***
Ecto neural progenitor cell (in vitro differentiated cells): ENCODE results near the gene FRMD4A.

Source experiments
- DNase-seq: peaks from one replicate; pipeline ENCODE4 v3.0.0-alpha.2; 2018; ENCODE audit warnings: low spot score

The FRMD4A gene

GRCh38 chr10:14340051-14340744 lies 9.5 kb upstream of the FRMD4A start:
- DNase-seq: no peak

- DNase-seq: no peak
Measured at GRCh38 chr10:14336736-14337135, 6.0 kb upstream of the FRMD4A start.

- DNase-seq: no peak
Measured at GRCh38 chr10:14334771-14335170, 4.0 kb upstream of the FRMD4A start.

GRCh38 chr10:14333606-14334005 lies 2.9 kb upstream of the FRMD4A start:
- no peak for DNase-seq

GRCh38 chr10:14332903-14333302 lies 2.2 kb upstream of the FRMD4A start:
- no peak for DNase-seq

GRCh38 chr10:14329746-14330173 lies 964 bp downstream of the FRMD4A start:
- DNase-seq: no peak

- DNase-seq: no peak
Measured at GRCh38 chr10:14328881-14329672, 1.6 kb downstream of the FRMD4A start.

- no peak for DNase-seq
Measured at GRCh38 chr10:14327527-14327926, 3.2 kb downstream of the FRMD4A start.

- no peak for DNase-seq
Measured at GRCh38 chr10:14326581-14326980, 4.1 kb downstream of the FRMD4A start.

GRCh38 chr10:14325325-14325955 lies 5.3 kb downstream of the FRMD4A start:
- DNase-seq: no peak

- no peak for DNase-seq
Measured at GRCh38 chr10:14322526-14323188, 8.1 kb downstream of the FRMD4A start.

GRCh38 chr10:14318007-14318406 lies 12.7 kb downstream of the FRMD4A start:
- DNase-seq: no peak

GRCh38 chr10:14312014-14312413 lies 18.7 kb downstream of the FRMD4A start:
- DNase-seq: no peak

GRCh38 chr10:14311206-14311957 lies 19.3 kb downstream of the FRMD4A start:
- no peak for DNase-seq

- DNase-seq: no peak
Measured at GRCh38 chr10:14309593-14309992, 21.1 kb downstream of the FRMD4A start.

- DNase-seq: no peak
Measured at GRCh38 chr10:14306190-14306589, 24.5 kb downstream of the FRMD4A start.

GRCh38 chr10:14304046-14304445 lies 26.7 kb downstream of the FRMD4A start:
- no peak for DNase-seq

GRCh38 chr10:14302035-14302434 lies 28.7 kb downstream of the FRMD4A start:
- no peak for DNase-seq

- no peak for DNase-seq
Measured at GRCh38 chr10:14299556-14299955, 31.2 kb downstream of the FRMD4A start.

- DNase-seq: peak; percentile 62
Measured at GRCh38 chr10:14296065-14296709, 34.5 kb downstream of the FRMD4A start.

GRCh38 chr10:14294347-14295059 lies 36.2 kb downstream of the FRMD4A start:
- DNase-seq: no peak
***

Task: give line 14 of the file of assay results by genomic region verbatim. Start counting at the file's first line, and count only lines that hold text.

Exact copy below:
- no peak for DNase-seq